A gang war along the 110 corridor in South Los Angeles has taken dozens of lives this year.

Properties at the geographic center of the violence are now being targeted by the Los Angeles City Attorney's Office. Prosecutors are using nuisance abatement lawsuits to target housing at the “epicenter for a decade-long gang feud,” the office said in a statement.

The suits name Main-South Central Associates, owner of a 36-unit complex at 9310 S. Central Ave.; and Analia Bortolo, Lawrence Green and Roslin Childers-Green, current and former owners of a fourplex at 857 E. 90th St.

The properties, only a few blocks apart, “have facilitated a deadly decade-long gang feud that has intensified in the past year with continual shootings, guns recovered from gang members and other illegal activity,” the office stated.

While the locations by no means represent the entirety of the corridor's death toll — we're told the main beef over summer involved Hoover Crips — they did contribute to the violence, authorities alleged. More than 90 homicides have been reported in the Los Angeles Police Department's South Bureau this year.

“These are just two of a host of gangs contributing to escalating gang violence in the area,” City Attorney's spokesman Frank Mateljan told us. “What is notable about these two is that they are both Blood gang members that are rivals.”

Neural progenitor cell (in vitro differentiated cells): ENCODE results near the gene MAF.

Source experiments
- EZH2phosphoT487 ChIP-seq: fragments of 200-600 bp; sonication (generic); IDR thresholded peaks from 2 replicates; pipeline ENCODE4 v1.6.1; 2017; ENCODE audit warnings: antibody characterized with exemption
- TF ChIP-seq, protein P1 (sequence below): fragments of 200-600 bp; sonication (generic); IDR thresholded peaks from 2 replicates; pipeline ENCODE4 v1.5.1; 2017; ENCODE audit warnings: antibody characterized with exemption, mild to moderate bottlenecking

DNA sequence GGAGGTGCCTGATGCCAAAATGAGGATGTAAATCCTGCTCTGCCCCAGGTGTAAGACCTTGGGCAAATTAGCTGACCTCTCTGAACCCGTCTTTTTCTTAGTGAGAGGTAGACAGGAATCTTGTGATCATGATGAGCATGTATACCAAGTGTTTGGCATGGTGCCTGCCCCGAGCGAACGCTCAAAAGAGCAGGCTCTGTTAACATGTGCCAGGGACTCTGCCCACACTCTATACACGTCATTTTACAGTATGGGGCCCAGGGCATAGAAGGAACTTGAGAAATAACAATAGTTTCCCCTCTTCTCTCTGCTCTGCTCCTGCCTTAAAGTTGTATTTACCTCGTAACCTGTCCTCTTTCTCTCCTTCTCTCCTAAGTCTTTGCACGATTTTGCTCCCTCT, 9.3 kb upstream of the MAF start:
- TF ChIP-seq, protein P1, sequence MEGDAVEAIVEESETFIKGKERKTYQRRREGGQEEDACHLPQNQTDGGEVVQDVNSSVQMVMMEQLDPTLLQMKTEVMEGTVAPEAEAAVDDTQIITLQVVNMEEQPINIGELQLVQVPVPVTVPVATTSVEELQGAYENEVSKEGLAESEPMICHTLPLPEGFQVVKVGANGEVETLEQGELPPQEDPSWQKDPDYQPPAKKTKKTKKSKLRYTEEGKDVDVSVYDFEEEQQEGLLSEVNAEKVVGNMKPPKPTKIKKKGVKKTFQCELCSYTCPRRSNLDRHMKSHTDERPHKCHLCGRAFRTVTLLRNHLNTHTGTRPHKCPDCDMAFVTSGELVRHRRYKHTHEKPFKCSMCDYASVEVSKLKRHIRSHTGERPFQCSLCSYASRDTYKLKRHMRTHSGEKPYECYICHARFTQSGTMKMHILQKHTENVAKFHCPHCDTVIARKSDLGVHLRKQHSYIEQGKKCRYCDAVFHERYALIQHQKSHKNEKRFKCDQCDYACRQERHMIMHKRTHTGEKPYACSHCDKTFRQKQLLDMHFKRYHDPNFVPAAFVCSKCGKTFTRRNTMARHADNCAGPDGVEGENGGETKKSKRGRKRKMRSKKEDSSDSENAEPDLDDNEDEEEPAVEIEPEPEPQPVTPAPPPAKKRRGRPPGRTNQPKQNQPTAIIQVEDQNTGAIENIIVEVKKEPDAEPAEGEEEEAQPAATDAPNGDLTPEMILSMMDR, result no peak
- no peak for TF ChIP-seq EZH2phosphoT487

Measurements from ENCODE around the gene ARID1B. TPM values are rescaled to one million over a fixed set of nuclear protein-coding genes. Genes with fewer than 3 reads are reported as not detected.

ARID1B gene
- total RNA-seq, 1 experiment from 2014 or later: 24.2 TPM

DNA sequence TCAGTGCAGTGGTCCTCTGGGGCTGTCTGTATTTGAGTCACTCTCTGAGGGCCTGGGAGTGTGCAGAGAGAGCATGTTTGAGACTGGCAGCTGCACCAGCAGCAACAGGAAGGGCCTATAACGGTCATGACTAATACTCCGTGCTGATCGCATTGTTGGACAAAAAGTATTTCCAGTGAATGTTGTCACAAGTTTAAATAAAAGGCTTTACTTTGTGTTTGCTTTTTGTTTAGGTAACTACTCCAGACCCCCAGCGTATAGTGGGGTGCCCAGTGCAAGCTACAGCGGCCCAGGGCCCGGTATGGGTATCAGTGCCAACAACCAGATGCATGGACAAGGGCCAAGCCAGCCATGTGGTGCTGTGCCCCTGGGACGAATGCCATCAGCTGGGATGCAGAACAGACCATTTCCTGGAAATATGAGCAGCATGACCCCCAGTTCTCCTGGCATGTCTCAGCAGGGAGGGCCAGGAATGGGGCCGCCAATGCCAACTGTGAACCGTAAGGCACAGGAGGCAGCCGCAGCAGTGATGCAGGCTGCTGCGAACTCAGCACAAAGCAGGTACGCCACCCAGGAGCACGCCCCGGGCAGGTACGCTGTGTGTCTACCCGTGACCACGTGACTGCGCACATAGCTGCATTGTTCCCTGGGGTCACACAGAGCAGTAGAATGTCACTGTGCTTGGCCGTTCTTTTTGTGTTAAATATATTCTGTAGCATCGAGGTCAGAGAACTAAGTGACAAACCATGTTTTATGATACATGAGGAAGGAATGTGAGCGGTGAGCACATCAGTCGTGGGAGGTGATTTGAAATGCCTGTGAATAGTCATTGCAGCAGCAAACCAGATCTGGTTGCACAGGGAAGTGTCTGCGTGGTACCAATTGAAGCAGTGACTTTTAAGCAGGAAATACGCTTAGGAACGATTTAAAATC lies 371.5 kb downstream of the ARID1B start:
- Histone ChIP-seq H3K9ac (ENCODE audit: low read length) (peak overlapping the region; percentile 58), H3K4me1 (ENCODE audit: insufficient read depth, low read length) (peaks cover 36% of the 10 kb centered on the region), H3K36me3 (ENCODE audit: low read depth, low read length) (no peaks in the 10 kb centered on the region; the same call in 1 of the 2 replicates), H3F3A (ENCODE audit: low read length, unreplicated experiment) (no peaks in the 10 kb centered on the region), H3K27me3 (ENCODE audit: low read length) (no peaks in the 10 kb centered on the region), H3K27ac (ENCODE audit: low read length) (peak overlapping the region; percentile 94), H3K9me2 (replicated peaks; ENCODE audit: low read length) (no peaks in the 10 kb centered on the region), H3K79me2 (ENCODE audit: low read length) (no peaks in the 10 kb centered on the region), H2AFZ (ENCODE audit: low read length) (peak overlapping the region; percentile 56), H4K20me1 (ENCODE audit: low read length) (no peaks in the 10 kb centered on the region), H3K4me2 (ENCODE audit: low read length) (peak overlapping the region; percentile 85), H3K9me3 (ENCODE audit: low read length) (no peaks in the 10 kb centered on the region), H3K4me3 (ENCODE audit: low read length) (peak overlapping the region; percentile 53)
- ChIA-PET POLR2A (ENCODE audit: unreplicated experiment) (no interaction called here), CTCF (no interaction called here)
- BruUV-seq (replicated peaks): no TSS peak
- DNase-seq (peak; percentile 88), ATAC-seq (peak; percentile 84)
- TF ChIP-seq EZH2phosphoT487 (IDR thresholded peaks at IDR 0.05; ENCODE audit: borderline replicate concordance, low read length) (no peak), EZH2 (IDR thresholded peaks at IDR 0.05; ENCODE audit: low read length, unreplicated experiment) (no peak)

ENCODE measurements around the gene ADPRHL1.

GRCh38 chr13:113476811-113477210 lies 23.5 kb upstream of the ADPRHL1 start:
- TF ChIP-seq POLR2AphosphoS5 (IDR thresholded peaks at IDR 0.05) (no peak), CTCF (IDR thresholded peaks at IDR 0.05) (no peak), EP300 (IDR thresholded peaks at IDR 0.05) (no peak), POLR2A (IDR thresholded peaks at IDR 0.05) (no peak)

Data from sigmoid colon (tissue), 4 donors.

The Central Avenue property was the Be Bop Bloods' “epicenter,” prosecutors said; the 90th Street location was a home for the Family Swan Bloods, they said.

The sets share a “common turf boundary” and have been rivals, the City Attorney's Office stated.

The Swan Bloods location has seen “five documented drive-by shootings, including a recent incident in September 2015; one stabbing; nine loaded guns recovered; and six arrests at the property,” according to the statement.

The Central Avenue complex has seen 30 arrests for alleged gun possession and narcotics; eight shootings, including a homicide in September; and 17 loaded guns that were seized by cops, prosecutors said.

Here's what the city seeks, according to the statement:

The civil nuisance abatement actions seek that the owners reside at the properties until the nuisance is abated, an injunction prohibiting gang and criminal activity on the property, physical and managerial improvements to the property including: an Internet-connected video monitoring system; improved lighting; secure gating and fencing; improved tenant screening and lease enforcement procedures; and armed, licensed security guards. 

When it comes to these things, the City Attorney's Office usually gets its way. But it's not clear if it will make a dent in the 110 corridor gang wars.

“For too long, the residents of these South Los Angeles neighborhoods have lived in a war zone,” City Attorney Mike Feuer said. “Our lawsuits aim to shut down these gang strongholds and stop the bullets from flying.”

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